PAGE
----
Present trends toward the development and application of exceptionally high quality optical materials have made requirements on optical loss so stringent that they exceed the capabilities of existing measurement techniques. This work describes a calorimetric method for determining optical absorption in bulk materials which is over an order of magnitude more sensitive than previous methods. The large circulating optical power within a laser cavity is used to heat a small rod shaped sample of test material placed within the cavity. The optical absorption within the sample causes its temperature to increase until the absorbed power is balanced by heat leakage out of the rod. To minimize this leakage, the rod is thermally isolated from its surroundings. The optical loss in the sample can be calculated knowing the optical power passing through it, its temperature rise, and the cooling time constant which is determined by abruptly turning off the laser. Losses as low as 2.3 ± 0.5 dB/km at 1.064 μ have been measured with high reliability.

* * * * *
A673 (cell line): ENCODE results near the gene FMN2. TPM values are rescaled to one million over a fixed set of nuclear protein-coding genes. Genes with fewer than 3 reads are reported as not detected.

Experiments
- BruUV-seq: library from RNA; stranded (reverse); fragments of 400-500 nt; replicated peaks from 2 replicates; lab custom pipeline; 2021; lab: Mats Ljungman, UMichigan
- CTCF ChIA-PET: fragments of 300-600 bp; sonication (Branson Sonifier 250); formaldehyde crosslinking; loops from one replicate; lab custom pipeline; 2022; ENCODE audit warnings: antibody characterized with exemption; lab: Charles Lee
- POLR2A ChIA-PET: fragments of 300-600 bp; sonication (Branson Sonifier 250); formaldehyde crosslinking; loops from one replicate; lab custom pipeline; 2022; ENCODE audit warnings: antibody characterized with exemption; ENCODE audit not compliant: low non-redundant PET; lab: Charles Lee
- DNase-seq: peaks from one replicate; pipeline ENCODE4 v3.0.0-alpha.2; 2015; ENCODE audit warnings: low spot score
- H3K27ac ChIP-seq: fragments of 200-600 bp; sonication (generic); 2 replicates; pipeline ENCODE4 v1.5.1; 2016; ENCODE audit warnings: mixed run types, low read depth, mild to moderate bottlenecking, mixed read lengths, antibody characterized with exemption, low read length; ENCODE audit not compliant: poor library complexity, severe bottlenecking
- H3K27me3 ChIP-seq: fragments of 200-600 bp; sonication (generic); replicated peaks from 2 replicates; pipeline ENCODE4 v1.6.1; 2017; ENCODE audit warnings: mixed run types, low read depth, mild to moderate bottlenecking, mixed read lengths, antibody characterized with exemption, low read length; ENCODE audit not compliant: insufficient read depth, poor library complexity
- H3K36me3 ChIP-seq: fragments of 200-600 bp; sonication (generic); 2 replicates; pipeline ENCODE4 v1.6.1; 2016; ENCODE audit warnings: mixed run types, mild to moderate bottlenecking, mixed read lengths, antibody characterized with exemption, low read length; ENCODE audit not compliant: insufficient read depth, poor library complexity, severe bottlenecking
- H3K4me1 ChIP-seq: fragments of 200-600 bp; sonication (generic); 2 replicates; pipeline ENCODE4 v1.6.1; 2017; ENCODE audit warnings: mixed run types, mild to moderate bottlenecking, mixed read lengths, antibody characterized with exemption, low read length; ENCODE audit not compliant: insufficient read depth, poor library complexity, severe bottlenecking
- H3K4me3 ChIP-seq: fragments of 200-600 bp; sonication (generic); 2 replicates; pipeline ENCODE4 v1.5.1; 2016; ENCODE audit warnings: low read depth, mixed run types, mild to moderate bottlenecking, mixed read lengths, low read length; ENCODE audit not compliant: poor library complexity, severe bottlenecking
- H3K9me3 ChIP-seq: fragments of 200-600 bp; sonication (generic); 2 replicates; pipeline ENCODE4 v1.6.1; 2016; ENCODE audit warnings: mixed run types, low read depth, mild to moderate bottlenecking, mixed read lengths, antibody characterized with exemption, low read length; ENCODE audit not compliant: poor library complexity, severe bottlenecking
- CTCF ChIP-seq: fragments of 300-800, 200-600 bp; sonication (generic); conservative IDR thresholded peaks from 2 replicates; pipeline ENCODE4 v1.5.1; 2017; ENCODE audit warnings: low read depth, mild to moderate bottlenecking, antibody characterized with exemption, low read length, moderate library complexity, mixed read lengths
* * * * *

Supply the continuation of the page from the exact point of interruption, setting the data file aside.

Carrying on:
© 1973 Optical Society of America
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